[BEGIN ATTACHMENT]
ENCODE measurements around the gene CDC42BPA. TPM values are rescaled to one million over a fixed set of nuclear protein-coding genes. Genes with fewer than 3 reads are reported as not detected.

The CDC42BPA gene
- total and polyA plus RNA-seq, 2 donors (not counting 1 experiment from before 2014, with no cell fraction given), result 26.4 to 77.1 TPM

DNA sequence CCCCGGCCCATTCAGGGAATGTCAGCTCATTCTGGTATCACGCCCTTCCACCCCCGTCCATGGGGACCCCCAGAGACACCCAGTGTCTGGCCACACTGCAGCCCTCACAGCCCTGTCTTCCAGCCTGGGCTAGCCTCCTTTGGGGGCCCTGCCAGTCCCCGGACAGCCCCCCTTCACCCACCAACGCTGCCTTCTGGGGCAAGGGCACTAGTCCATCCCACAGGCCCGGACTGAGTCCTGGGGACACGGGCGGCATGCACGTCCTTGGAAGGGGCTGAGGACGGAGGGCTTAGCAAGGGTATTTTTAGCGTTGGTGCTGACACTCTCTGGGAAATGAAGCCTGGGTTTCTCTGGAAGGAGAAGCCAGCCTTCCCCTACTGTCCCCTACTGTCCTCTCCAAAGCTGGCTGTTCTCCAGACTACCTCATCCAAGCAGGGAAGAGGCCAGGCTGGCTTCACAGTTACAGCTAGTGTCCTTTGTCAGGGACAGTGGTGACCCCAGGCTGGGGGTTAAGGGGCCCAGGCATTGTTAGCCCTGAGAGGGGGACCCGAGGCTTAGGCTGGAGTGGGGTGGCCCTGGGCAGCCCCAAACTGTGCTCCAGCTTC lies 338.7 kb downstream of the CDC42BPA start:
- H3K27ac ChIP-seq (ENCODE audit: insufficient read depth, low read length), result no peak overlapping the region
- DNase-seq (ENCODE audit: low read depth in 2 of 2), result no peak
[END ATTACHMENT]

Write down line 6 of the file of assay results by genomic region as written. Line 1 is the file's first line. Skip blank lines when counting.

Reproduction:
- DNase-seq (ENCODE audit: low read depth in 2 of 2), result no peak